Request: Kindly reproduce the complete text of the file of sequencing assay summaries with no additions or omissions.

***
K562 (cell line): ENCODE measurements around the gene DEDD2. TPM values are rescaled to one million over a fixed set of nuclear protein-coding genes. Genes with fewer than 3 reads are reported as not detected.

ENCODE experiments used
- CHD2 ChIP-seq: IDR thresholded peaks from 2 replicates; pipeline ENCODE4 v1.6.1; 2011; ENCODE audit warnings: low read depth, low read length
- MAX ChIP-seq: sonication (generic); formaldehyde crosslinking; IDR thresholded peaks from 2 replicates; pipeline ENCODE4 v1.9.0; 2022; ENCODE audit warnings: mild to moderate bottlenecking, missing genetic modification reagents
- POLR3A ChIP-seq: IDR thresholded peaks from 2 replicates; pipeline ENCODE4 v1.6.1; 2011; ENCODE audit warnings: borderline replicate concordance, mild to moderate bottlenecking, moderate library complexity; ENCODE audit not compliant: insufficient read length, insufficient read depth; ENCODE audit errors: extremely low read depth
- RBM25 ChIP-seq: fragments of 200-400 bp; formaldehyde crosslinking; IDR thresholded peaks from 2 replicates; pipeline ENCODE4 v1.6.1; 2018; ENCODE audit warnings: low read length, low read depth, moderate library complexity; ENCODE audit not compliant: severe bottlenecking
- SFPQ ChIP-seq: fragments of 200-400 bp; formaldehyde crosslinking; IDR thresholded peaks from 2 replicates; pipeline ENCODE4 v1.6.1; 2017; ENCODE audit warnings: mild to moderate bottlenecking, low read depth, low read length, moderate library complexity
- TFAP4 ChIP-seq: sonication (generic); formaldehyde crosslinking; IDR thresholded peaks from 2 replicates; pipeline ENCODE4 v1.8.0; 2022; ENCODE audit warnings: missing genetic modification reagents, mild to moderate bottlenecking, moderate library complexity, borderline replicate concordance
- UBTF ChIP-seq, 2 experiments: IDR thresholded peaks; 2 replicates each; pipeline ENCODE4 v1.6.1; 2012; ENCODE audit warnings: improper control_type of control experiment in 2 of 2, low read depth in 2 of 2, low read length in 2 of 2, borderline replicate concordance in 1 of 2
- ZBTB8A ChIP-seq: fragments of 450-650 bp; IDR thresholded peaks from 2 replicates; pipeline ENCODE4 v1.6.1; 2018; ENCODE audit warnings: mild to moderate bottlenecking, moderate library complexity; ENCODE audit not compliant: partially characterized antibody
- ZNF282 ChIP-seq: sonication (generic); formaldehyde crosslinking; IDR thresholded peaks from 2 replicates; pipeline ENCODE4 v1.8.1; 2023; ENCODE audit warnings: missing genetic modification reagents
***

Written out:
K562 (cell line): ENCODE measurements around the gene DEDD2. TPM values are rescaled to one million over a fixed set of nuclear protein-coding genes. Genes with fewer than 3 reads are reported as not detected.

ENCODE experiments used
- CHD2 ChIP-seq: IDR thresholded peaks from 2 replicates; pipeline ENCODE4 v1.6.1; 2011; ENCODE audit warnings: low read depth, low read length
- MAX ChIP-seq: sonication (generic); formaldehyde crosslinking; IDR thresholded peaks from 2 replicates; pipeline ENCODE4 v1.9.0; 2022; ENCODE audit warnings: mild to moderate bottlenecking, missing genetic modification reagents
- POLR3A ChIP-seq: IDR thresholded peaks from 2 replicates; pipeline ENCODE4 v1.6.1; 2011; ENCODE audit warnings: borderline replicate concordance, mild to moderate bottlenecking, moderate library complexity; ENCODE audit not compliant: insufficient read length, insufficient read depth; ENCODE audit errors: extremely low read depth
- RBM25 ChIP-seq: fragments of 200-400 bp; formaldehyde crosslinking; IDR thresholded peaks from 2 replicates; pipeline ENCODE4 v1.6.1; 2018; ENCODE audit warnings: low read length, low read depth, moderate library complexity; ENCODE audit not compliant: severe bottlenecking
- SFPQ ChIP-seq: fragments of 200-400 bp; formaldehyde crosslinking; IDR thresholded peaks from 2 replicates; pipeline ENCODE4 v1.6.1; 2017; ENCODE audit warnings: mild to moderate bottlenecking, low read depth, low read length, moderate library complexity
- TFAP4 ChIP-seq: sonication (generic); formaldehyde crosslinking; IDR thresholded peaks from 2 replicates; pipeline ENCODE4 v1.8.0; 2022; ENCODE audit warnings: missing genetic modification reagents, mild to moderate bottlenecking, moderate library complexity, borderline replicate concordance
- UBTF ChIP-seq, 2 experiments: IDR thresholded peaks; 2 replicates each; pipeline ENCODE4 v1.6.1; 2012; ENCODE audit warnings: improper control_type of control experiment in 2 of 2, low read depth in 2 of 2, low read length in 2 of 2, borderline replicate concordance in 1 of 2
- ZBTB8A ChIP-seq: fragments of 450-650 bp; IDR thresholded peaks from 2 replicates; pipeline ENCODE4 v1.6.1; 2018; ENCODE audit warnings: mild to moderate bottlenecking, moderate library complexity; ENCODE audit not compliant: partially characterized antibody
- ZNF282 ChIP-seq: sonication (generic); formaldehyde crosslinking; IDR thresholded peaks from 2 replicates; pipeline ENCODE4 v1.8.1; 2023; ENCODE audit warnings: missing genetic modification reagents